Thousands of serious crime trials 'backlogged’ in courts after Covid lockdown
There are currently 717 cases awaiting trial in the country's High Courts and 1584 sheriff and jury cases awaiting trial, Crown Office chiefs revealed today.
This compares with 390 High Court cases awaiting trial going into the crisis at the end of March and 460 cases in the sheriff and jury system.
The coronanvirus lockdown has meant that no trials have been able to take place in Scotland, although plans have been unveiled to restart them in July.
And Lord Advocate James Wolffe, who heads up the Crown Office and Procurator Fiscal Service, today told Holyrood's justice committee that caseloads are mounting
"The backlog has been increasing during this period," the Lord Advocate said today.
"It also follows for such period as the court is unable to process cases at or about its normal capacity that backlog is going to continue to increase."
Among the High Court cases, 49 are homicides, 465 are serious sexual offence cases and 182 are major crime.
The Lord Advocate added: "The Crown is continuing to process its existing caseload, it's continuing to receive reports of crime and to deal with this.
"It's continuing to indict cases into the solemn courts and continuing to service summary complaints."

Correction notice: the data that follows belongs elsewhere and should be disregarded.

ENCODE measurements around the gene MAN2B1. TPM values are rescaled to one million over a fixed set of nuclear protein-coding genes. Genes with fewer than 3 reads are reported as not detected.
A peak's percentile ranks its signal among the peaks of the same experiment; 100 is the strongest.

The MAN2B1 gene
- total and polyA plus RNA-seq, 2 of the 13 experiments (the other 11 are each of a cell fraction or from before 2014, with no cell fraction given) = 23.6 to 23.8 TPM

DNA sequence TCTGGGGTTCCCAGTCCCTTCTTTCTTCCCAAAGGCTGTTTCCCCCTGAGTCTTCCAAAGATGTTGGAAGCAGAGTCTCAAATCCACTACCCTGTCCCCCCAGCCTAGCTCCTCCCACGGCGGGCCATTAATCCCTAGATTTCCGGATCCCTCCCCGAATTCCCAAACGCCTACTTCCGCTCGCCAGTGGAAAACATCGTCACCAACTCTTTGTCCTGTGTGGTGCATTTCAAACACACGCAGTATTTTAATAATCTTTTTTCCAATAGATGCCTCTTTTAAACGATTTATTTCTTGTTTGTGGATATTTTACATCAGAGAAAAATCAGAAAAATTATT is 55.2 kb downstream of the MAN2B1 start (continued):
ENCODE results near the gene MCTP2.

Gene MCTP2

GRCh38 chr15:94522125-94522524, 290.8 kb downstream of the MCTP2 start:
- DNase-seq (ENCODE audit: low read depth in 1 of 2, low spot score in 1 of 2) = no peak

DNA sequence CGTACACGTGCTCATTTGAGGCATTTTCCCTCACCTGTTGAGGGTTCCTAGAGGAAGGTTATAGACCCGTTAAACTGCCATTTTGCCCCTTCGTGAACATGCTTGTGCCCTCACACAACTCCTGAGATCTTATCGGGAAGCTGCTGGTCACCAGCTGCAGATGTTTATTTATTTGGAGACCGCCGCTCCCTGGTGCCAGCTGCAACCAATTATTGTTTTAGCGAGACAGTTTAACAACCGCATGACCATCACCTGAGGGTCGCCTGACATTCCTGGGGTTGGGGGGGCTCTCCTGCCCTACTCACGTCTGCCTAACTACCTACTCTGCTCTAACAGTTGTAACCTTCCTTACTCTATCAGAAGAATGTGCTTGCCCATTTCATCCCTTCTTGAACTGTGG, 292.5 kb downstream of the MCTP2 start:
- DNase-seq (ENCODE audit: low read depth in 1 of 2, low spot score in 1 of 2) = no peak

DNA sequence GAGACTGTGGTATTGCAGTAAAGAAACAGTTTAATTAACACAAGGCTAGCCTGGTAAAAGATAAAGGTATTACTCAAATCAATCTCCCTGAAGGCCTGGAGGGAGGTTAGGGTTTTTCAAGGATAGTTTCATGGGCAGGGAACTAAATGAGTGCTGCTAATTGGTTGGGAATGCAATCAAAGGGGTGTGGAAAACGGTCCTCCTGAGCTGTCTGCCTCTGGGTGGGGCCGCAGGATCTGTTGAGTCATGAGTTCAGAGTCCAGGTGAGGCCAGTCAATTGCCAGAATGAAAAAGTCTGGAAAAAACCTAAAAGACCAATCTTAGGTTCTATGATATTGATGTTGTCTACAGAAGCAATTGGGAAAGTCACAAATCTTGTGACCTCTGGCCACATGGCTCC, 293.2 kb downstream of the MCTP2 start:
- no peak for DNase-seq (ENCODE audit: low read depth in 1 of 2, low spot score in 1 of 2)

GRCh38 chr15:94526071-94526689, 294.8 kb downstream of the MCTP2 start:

There are also 238 High Court cases outstanding where at least one person is being held on remand, MSPs were told, with about 300 on remand in relation to Sheriff and jury cases.
Reported crime in Scotland saw a dip of more than 2,000 in April to 10,063 cases, compared with 12,540 the month before.
But Crown Agent David Harvie told MSPs today: "By May it was back up to 12,436.
“So there was a dip in April, but we're pretty much back up to normal levels throughout May."
This is likely to mean in an extra 300 High Court and 300 Sheriff and jury case from those three months, he added.
Less serious crime which is heard in the Sheriff and Justice of the Peace Courts stood at 17,900 at the end of the March, but since then an extra 21,000 cases have been served, although not all of these will go to trial.
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